What architecture is my CPU? Many computer users may ever have asked this question. Now, here in this article, you are going to find the answer by yourself. To learn more knowledge about CPU or other computer components, it is recommended to visit MiniTool partition master website.

What Is CPU Architecture?

CPU architecture refers to the design structure of the central processing unit including the processor chipset. The two primary components of a CPU architecture are ISA (Instruction Set Architecture) and microarchitecture, which is the implementation of the ISA.

The instruction set defines its designed CPU architecture basics (basic characteristics) such as register count, available instructions, endianness, and Opcodes syntax, the interface/contract between the CPU (hardware) and the programmer (software). Unless there is an internal bottleneck unalleviated, the ISA won’t influence the CPU performance that is affected by the microarchitecture. For example, X86, MIPS and ARM CPUs are such kinds.

The microprocessor architecture defines how the ISA controlled design is applied in the real processor architecture (processor internal working), including sandy bridge, skylake, zen, etc. all of which are part of x86.

Though each of those designs has quietly different performance, they were released at different time, and they even developed by different manufacturers, they all part of the same x86 family and are able to run the same code. Those architectures all understand a specific instruction (OPcod) as the same thing.

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What Does a CPU Do?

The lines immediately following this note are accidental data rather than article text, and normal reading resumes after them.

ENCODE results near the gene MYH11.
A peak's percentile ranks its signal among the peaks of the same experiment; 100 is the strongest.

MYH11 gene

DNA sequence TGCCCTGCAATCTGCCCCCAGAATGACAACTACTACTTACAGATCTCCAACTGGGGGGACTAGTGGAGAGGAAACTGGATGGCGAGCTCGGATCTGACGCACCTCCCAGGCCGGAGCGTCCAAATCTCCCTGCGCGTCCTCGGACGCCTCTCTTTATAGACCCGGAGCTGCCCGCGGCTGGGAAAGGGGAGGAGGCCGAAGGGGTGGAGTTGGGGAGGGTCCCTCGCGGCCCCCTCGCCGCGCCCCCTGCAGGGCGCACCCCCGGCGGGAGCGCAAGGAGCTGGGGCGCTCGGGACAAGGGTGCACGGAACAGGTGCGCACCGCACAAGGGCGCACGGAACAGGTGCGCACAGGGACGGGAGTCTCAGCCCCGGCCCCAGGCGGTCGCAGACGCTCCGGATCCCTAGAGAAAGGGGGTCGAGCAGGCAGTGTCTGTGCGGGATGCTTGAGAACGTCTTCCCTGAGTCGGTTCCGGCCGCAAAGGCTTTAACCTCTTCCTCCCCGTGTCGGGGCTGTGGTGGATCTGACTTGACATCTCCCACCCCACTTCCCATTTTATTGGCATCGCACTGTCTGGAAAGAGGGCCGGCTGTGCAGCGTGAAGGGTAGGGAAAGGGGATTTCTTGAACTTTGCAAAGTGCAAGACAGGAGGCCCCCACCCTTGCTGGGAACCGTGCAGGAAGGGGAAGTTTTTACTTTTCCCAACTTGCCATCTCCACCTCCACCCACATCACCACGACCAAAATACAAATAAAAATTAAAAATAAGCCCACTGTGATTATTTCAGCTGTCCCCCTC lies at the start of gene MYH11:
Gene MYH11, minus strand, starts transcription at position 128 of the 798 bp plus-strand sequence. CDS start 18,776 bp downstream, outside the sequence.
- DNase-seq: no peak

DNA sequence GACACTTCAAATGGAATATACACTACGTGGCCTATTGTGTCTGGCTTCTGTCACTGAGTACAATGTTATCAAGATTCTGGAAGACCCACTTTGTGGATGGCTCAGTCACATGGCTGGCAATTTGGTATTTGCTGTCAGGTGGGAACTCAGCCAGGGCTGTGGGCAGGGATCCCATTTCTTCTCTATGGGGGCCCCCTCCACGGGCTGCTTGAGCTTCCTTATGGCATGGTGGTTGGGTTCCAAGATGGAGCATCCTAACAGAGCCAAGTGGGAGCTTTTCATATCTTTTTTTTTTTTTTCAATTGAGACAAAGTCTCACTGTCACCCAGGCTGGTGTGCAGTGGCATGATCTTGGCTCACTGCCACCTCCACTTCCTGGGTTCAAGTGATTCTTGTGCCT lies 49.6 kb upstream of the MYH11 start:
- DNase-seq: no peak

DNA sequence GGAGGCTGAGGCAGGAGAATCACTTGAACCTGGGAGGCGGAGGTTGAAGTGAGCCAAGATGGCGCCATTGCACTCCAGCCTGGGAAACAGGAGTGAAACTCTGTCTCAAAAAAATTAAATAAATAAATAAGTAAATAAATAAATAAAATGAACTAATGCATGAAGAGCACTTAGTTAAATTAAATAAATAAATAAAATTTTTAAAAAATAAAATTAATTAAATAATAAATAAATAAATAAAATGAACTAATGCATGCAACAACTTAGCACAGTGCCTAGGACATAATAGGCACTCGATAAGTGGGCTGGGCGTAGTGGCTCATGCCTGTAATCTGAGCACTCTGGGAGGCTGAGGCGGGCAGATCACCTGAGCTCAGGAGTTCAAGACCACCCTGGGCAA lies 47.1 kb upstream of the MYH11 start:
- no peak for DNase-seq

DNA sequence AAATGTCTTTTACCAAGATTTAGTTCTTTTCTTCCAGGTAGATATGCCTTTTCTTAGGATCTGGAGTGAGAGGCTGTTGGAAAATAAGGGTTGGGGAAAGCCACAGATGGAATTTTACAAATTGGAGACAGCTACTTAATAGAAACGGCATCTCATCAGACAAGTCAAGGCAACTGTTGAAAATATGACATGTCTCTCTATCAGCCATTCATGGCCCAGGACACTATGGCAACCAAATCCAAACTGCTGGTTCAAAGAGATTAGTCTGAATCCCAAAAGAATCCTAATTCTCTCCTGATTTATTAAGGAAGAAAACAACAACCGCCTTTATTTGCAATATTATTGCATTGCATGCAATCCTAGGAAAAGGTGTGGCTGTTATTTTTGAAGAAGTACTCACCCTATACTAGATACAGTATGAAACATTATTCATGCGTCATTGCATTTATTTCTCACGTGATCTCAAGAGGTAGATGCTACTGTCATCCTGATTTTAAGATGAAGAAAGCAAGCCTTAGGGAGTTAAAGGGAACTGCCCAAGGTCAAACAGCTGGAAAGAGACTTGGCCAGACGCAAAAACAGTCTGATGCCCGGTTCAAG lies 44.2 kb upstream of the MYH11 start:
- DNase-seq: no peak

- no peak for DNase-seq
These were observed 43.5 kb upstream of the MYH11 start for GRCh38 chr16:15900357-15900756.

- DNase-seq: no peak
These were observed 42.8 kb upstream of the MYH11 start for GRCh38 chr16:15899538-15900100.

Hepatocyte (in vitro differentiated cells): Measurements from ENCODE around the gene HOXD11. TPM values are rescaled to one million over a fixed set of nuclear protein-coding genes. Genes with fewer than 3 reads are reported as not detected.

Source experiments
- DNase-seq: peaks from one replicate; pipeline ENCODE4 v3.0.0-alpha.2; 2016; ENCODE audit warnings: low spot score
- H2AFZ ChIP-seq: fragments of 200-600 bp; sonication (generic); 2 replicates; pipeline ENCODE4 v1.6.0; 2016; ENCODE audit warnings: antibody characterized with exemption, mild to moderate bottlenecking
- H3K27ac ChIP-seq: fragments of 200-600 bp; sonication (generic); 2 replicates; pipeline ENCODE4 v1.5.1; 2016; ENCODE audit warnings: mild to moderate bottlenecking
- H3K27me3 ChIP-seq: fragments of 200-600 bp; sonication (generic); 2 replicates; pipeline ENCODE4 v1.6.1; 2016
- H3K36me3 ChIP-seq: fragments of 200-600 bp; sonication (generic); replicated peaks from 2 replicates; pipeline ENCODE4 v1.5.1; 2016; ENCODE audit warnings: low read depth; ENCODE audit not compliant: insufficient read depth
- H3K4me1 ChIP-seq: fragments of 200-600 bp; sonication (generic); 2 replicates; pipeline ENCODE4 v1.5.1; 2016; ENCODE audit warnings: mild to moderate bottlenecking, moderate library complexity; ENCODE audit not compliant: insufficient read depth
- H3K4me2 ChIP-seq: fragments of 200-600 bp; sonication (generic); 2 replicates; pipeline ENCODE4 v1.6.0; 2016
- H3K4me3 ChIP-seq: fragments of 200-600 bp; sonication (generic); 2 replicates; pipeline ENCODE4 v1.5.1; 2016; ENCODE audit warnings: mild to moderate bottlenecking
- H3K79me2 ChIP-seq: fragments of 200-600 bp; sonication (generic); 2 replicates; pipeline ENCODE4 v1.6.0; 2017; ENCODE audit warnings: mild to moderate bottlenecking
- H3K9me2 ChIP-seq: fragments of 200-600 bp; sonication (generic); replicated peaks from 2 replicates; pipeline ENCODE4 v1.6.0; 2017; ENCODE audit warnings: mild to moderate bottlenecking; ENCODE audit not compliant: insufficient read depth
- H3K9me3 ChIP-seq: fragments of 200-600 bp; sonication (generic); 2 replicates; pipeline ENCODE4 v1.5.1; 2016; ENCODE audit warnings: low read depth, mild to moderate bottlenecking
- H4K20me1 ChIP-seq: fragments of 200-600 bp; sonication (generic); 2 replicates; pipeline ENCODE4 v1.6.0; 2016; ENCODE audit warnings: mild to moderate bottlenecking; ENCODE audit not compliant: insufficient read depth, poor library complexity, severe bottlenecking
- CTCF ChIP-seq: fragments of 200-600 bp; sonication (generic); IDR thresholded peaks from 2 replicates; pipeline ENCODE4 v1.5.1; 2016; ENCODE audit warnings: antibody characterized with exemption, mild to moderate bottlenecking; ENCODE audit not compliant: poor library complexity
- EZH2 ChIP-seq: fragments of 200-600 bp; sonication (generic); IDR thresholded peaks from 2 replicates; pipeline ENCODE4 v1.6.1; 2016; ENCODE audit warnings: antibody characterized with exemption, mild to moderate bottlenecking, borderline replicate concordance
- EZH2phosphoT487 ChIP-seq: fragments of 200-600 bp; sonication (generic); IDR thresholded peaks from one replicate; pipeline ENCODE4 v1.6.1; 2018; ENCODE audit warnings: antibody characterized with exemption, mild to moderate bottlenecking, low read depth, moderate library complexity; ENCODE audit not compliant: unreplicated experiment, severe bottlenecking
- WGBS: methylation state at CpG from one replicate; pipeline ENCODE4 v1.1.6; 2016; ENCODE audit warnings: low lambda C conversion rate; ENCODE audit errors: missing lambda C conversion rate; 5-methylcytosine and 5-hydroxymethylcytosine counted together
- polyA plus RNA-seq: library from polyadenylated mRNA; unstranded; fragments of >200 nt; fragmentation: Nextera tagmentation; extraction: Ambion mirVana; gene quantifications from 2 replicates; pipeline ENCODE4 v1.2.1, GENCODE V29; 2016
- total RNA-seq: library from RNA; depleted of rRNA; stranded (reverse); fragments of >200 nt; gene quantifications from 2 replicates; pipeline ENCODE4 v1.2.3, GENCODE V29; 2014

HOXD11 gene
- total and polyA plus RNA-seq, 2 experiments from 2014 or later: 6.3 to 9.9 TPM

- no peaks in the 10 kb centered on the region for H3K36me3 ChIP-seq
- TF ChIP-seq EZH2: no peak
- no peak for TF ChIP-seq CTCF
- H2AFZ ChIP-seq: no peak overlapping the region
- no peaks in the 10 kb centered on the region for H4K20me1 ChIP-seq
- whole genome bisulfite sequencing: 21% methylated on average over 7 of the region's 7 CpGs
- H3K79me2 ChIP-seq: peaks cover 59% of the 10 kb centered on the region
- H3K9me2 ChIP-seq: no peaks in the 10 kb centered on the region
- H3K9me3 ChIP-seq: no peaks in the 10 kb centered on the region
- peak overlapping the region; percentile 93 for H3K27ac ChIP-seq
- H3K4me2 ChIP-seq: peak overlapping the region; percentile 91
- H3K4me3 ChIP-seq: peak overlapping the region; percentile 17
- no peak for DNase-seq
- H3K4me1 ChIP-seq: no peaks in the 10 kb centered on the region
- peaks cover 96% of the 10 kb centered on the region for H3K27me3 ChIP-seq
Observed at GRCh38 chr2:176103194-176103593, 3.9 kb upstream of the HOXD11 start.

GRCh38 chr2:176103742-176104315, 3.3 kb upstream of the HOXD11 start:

The function of a CPU (Central Processing Unit), also known as a processor, central processor or main processor, is the electronic circuitry within a computer on the motherboard that performs instructions coming from a computer program. It executes the basic arithmetic, logic, controlling, as well as input/output (I/O) operations specified by the instructions in the program.

Traditionally, the term “CPU” refers to a processor’s processing unit and control unit (CU), which distinguishes computer core parts from external components like main memory and I/O circuitry.

This video is going to explain how a CPU works (forms) in detail.

CPU Architecture

Generally, the main components of a CPU are arithmetic logic unit (ALU), processor registers and control unit. The ALU executes arithmetic and logic operations, the registers supply operands to the ALU and save the results of ALU operations, while the CU orchestrates the fetching (from memory) and execution of instructions by directing the coordinated operations of the ALU, registers and other components.

Architecture of CPU

Modern new CPU architecture is a single metal-oxide-semiconductor (MOS) integrated circuit (IC) called microprocessors, microcontrollers or systems on a chip (SoC). The IC contains the CPU, memory, peripheral interfaces and other computer components.

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Some machines adopt a multicore CPU architecture that is a single chip or “socket” holding 2 or more CPUs (cores). The array CPUs or vector CPUs have multiple processors that operate in parallel without a central unit. And, the virtual CPUs are an abstraction of dynamical aggregated computational resources.

In a nutshell overall, a CPU mainly consists of an arithmetic logic unit executing the arithmetic and logical operations, registers (a quickly accessible location) consisting of a small amount of fast storage, and a control unit controlling the data flow within the CPU (fetch-execute cycle). 

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